For the first time since the federal Bureau of Reclamation began its massive dam-building program on the Colorado River in 1933, the seven states that depend on the river for drinking and irrigation water are bracing for a shortage. As the Colorado River Basin enters the sixth year of the worst drought in a century, Lake Mead is now at 56 percent of capacity; Lake Powell is at 36 percent. Together, the two reservoirs represent the Colorado River Basin’s water bank account, and the balance is dropping.
The secretary of the Interior could declare an official "shortage" as early as 2007, cutting off states’ water in ascending order of priority, irrigation-ditch style. But amazingly, the Interior Department still has no formal criteria for declaring a shortage, or for dealing with one. The Bureau of Reclamation’s river-management models are based on recorded streamflows going back to 1906, rather than on paleoclimate data from the past several hundred years that show more severe droughts, and those models didn’t predict that the reservoirs would go this low this soon.
"People thought they had a whole lot more time to deal with the issue," says Patricia Mulroy, the general manager of the Southern Nevada Water Authority, which supplies water to Las Vegas.
In an effort to avoid the cuts that would come with an official shortage, on Dec. 17, Deputy Interior Secretary Steven Griles gave the seven Colorado River Basin states until April to develop their own alternative to manage the dwindling water supply.
It’s a hugely contentious mandate, but the states are motivated by a shared desire to avoid a fight in court, which would be expensive, time-consuming, and a crapshoot. And many water managers say that tightening down water diversions now could help stretch supplies in the Colorado River and turn the "sudden death" of an official shortage into a series of more manageable crises, at least for a couple more years.
To address the drought long-term, states may finally have to start thinking as a basin, rather than just looking out for themselves. The states’ effort will center on finding flexible ways to manage Lake Mead, which serves as a drought-year bank account for the Lower Basin states — California, Arizona and Nevada — and Lake Powell, which is essentially an account for the Upper Basin states — Colorado, Utah, Wyoming and New Mexico (HCN, 11/10/97: Drain Lake Powell? Democracy and science finally come West). If both accounts can be kept from bottoming out for as long as possible, all seven states may be able to avoid an official shortage.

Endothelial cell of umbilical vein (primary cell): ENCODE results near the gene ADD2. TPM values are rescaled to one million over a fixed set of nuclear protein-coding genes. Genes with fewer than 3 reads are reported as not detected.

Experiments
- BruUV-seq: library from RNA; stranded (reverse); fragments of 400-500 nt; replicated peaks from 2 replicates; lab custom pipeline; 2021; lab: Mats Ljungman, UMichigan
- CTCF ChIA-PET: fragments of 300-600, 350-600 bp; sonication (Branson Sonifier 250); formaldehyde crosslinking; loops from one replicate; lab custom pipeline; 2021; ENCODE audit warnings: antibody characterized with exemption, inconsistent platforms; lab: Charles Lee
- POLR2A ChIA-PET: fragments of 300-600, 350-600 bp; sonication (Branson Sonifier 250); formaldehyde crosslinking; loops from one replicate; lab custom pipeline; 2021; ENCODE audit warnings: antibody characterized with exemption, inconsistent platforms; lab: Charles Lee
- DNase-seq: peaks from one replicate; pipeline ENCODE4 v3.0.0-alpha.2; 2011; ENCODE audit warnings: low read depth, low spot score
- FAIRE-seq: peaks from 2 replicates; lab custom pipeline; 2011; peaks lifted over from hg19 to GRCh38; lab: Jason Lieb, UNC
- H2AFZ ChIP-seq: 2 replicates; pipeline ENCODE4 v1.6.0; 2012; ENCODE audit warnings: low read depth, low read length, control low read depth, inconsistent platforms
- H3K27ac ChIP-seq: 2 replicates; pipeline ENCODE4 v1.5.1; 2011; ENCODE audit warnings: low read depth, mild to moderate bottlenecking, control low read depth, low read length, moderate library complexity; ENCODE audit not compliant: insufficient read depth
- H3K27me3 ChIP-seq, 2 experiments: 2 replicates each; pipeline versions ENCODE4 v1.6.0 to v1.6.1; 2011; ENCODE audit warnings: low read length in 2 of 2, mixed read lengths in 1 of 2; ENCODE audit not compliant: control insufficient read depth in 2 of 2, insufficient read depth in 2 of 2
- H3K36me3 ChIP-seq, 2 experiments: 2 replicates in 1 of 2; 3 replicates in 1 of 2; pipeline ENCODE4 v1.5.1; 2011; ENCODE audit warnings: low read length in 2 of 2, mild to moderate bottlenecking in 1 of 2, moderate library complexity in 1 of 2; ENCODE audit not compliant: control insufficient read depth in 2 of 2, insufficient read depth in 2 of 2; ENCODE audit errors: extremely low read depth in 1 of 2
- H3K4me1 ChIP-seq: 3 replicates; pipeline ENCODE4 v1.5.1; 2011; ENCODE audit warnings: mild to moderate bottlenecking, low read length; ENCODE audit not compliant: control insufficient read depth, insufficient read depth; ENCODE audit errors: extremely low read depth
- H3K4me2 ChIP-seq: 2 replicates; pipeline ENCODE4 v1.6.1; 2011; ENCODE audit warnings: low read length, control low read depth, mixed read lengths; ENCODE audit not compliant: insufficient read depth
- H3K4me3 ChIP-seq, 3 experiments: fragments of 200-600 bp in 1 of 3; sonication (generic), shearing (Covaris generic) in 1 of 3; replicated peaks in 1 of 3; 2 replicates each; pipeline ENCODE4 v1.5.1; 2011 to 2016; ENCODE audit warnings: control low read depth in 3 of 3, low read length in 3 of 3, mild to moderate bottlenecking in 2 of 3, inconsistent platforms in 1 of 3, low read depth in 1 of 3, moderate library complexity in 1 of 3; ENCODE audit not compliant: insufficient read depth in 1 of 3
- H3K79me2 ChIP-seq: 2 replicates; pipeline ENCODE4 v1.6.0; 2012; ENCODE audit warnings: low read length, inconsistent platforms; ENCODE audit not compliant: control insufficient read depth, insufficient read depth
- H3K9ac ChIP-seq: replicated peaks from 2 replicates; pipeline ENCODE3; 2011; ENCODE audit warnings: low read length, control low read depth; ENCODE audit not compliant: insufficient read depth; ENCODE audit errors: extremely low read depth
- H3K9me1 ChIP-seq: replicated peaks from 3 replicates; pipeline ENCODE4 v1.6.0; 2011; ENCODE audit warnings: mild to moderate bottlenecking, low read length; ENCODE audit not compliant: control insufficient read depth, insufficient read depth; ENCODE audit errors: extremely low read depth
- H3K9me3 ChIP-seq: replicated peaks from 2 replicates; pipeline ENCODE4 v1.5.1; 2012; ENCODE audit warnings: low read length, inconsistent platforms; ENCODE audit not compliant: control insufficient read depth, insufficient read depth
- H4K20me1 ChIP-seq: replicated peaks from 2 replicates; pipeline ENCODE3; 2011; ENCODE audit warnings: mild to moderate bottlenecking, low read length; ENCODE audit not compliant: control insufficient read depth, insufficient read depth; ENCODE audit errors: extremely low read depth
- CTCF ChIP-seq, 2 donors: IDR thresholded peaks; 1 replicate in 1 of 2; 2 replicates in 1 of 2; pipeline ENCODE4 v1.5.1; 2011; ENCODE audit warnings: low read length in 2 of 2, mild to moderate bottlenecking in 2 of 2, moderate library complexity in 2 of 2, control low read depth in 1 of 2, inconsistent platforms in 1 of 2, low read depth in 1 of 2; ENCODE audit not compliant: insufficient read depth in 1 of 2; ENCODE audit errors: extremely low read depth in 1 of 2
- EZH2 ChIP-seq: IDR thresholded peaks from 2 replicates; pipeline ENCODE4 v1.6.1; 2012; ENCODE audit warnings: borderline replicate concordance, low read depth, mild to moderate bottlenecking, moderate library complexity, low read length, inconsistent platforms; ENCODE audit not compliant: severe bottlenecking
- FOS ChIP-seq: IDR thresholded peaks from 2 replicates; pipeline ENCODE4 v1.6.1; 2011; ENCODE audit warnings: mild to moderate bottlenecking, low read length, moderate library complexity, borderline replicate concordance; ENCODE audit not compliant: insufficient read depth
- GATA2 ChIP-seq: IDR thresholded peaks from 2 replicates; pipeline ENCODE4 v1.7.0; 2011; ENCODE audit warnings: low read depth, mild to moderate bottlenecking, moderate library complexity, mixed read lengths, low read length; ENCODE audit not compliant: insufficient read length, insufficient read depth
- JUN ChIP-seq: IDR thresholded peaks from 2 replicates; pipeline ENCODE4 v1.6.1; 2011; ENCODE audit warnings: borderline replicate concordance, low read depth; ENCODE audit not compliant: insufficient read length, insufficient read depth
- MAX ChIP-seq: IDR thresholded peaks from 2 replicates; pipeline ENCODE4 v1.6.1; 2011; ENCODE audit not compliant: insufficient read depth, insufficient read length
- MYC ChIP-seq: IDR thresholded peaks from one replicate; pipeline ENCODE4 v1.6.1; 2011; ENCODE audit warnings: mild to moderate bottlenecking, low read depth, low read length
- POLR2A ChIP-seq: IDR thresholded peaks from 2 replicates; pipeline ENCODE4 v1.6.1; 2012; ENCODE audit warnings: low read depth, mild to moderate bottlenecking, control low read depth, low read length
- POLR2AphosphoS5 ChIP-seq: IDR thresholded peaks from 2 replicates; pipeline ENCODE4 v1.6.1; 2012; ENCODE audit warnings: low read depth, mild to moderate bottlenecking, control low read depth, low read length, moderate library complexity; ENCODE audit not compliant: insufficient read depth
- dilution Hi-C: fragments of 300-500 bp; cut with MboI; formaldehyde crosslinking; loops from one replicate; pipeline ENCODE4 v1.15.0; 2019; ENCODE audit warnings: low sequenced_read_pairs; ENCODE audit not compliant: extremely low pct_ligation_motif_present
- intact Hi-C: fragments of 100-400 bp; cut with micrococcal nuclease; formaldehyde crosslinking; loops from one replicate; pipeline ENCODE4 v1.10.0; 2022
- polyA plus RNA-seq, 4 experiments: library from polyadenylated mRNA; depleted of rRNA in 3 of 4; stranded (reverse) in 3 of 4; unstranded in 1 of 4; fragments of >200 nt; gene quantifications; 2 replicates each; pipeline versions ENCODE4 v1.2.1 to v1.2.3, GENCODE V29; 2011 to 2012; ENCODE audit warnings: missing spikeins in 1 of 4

But getting some states to look out for anyone but themselves will be tough. The Central Arizona Project (CAP), which supplies water to Phoenix and Tucson as well as to farmers, has the worst water rights on the river, so if a shortage is declared, it will take the first cut. To guard against such a calamity, Arizona has been drawing its full allocation from the Colorado and "banking" unused water underground as its own, in-state, drought-protection policy. "The only way we’re going to get through those shortages is to use what we’ve banked," says CAP deputy general manager Larry Dozier.
But that strategy has raised the hackles of the other basin states, which are asking why, six years into the drought, Arizona is still siphoning water from the Colorado into its drought bank, rather than pulling water out of that bank.
"That has the effect of driving down the (entire Colorado River) system," says Jim Lochhead, a Glenwood Springs, Colo.-based attorney who represents a coalition of Colorado cities and irrigation districts. Because Arizona’s strategy lowers Lake Mead, says Lochhead, it creates more pressure on the Upper Basin to release water from Lake Powell.
The secretary of the Interior currently requires Upper Basin states to release 8.23 million acre-feet annually downstream to Lake Mead. An agreement between the states to share shortages proportionally, at least temporarily, would help spread the pain. If Arizona reduced its diversions, that would take some of the pressure off Lake Mead, and the Upper Basin states could ask the Interior secretary to reduce the amount of water they’re required to send downstream.
The Upper Basin states are likely to propose reducing their "delivery obligation" to 7.5 million acre-feet. But that, too, raises huge questions, because the U.S. is required to deliver 1.5 million acre-feet a year to Mexico, half of which now comes out of the Upper Basin. Although any "extraordinary" drought shortages are supposed to be shared by the two countries, just what extraordinary drought is, or how to deal with it, is something else that has never been defined.
An April review of water conditions in the Colorado River Basin will provide a clearer picture of options for this year. In the meantime, negotiations are sure to be delicate.
"The alternative" to a state-driven compromise, says Mulroy, "is going to be 15 to 20 protracted years in court, and abrogating our responsibilities as water managers to a judge."
The author is HCN associate editor.